Including Style Sheets

For styling the application you typically need to include a style sheet. There are two ways to do this.

@StyleSheet("styles.css") // Relative to Servlet URL
@StyleSheet("http://www.example.com/example.css") // Loaded from external location
public class MainLayout extends Component {
  // implementation omitted
}

The above snippet uses the @StyleSheet annotation on a component. The value of the annotation is a URL to load the style sheet from. The style sheet is loaded when the component is shown for the first time in the browser. You can use the annotation multiple times on the same component.

Another way of adding a style sheet is using the addStyleSheet(String url) method from the Page class. It does exactly the same as the @StyleSheet annotation.

  public MainLayout(){
      // Loaded from "/root.css" regardless of how your application is deployed
      UI.getCurrent().getPage().addStyleSheet("/root.css");
  }
}

You can place style sheets and other static resources in any folder inside your WAR file except for /VAADIN which is reserved for framework internal use. VaadinServlet handles static resource requests if you have mapped it to /* . Otherwise, the servlet container will take care of static resource requests.

By using relative URLs you are not dependent on whether the application is deployed in the root context (e.g. http://mysite.com/) or in a sub context (e.g. http://mysite.com/myapp/). Relative URLs are resolved using the page base URI, which is always set to match the servlet URL.

Tip

If you are using a servlet path for the servlet, e.g. http://mysite.com/myapp/myservlet/ then you will need to take the servlet path into account when including resources. This is needed because the base URI is http://mysite.com/myapp/myservlet/ but static resources are deployed in http://mysite.com/myapp/.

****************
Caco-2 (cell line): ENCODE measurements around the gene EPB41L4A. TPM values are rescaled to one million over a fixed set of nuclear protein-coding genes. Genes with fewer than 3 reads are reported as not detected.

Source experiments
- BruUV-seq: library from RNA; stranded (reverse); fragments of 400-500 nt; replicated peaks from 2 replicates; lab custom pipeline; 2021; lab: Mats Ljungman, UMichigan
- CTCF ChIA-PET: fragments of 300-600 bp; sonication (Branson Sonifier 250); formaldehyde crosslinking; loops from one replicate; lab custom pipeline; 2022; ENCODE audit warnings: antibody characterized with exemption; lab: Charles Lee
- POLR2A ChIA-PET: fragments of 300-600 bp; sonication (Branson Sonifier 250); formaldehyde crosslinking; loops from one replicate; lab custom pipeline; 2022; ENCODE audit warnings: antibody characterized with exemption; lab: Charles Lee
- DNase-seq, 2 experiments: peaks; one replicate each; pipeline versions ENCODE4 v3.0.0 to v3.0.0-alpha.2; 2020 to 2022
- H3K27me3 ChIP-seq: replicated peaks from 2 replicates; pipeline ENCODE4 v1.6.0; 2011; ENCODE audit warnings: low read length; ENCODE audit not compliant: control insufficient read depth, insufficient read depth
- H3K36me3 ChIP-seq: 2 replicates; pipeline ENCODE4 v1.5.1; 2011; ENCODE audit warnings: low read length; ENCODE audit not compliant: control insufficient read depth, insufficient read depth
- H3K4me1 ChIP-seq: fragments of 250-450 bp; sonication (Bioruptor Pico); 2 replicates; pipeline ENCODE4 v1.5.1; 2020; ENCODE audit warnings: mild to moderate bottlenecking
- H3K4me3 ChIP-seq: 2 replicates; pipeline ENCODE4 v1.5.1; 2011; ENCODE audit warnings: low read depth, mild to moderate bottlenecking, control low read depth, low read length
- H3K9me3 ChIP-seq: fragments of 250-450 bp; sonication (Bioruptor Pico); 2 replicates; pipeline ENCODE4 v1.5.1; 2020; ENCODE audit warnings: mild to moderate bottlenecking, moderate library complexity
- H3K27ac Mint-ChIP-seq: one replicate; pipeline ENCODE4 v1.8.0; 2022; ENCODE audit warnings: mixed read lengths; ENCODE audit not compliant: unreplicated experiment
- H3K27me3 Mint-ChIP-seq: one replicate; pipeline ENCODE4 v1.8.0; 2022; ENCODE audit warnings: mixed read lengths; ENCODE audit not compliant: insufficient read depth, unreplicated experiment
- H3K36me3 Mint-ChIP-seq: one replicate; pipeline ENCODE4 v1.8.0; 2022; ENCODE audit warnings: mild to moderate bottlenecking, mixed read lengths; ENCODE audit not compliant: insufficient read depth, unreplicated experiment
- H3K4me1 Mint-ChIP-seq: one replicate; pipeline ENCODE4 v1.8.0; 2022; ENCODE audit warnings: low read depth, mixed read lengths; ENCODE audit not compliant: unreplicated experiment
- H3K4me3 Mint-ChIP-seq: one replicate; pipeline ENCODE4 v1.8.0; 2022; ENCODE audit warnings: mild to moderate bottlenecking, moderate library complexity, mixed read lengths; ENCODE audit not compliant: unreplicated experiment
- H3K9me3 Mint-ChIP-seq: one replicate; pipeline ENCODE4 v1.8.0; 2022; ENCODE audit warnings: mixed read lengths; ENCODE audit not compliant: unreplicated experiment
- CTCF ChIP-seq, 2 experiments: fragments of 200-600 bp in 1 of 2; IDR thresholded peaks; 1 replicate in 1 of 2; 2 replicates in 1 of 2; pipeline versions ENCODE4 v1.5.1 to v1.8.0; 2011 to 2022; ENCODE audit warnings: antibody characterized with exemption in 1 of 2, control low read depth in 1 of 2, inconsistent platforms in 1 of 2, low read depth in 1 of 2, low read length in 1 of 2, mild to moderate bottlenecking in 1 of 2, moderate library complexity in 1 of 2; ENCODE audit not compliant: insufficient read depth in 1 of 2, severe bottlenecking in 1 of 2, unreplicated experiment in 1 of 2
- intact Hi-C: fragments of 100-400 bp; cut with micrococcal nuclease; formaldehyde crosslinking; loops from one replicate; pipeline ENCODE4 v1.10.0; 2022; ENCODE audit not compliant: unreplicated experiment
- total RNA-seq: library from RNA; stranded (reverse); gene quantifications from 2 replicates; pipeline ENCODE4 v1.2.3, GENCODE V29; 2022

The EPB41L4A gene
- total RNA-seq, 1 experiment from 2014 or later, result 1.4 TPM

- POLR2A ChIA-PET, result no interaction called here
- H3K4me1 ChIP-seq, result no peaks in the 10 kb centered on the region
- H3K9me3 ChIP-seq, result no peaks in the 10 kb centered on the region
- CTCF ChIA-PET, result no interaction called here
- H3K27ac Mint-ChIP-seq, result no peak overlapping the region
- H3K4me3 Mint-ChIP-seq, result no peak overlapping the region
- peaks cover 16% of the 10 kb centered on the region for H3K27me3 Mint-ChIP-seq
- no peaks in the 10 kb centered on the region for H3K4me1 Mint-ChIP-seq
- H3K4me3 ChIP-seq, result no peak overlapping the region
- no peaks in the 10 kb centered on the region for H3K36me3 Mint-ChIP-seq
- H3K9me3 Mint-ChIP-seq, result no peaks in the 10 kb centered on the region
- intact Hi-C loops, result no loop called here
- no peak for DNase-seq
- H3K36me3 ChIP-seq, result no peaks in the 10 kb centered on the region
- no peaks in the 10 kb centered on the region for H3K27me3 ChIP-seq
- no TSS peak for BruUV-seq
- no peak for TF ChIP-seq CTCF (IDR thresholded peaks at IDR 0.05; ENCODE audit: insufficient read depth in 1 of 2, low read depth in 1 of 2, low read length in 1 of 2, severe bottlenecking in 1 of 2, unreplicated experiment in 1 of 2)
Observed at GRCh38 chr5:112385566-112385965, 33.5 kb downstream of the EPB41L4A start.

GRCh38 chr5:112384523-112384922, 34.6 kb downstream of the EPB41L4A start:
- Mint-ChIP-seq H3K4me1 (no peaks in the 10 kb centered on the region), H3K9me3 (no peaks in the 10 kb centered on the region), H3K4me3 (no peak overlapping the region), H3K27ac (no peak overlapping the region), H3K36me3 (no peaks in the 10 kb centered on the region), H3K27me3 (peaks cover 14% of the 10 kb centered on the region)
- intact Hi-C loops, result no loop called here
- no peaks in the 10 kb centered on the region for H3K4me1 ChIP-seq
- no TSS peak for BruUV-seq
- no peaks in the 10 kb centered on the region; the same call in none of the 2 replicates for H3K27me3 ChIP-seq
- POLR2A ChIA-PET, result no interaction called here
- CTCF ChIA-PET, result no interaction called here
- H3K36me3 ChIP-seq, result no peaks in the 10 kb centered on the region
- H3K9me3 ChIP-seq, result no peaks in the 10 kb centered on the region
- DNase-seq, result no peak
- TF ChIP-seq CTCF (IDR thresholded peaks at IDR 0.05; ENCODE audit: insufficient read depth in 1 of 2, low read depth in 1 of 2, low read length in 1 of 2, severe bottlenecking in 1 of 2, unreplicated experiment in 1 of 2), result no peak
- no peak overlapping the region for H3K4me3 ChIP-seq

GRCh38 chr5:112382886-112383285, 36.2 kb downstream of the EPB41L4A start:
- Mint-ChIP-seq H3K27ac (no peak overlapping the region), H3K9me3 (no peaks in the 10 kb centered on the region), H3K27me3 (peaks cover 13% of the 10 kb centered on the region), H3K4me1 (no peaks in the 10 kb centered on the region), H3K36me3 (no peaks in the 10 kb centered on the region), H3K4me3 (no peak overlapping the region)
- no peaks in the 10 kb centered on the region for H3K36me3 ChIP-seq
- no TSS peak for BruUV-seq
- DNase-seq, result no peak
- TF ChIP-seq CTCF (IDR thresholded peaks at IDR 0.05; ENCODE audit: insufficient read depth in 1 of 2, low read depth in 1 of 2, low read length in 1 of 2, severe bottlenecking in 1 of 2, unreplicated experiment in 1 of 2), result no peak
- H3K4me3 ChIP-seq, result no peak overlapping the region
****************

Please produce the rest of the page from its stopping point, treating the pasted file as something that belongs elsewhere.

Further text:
You can use the special protocol context:// with e.g. Page.addStyleSheet to ensure a URL relative to the context path but this is only supported when including resources.

When you configure an element, e.g setting the src attribute for an <img>, you cannot use the context:// protocol. Your options are then:

  • Cancel out the servlet path, e.g. ../images/logo.png.

  • Use an absolute URL, e.g. /myapp/images/logo.png

  • Deploy your static resources in a directory matching the servlet path, e.g. /myservlet/.

You should be careful with the global styles which you include using @StyleSheet annotation or the addStyleSheet method. Such styles may leak into web components if a browser doesn’t have built-in web components support. A web component (see Integrating a Web Component) normally uses its own styles defined for it and those styles are scoped to the web component. Global styles don’t influence on the web component anyhow as well. But this is true only if there is native web components browser support.

Note
See Browser support section here for full list of browsers which support web components natively and which requires polyfills.

But if an user uses browser without this native support, then the missing functionality is polyfilled, and a web component in such browsers is not anymore a scoped unit but a regular part of the DOM tree. In this case, global styles work for it in the same way as for any other HTML element.

To be able to prevent leaking global styles into the local DOM of web components you should use <custom-style>: * Add an import for Polymer custom-style.html e.g. <link rel="import" href="bower_components/polymer/lib/elements/custom-style.html">. * Add <custom-style> declaration including the CSS you want to add into the <head> element (see below an example).

<custom-style>
  <style>
    html {
      color: red;
    }
  </style>
</custom-style>

You may do this via @HtmlImport annotation if you put the content together in one file and import it:

<link rel="import" href="bower_components/polymer/lib/elements/custom-style.html">

<custom-style>
  <style>
    html {
      color: red;
    }
  </style>
</custom-style>

then use @HtmlImport("shared-styles.html") if the file name shared-styles.html has the above content.

Tip
To learn more, see Theming Crash Course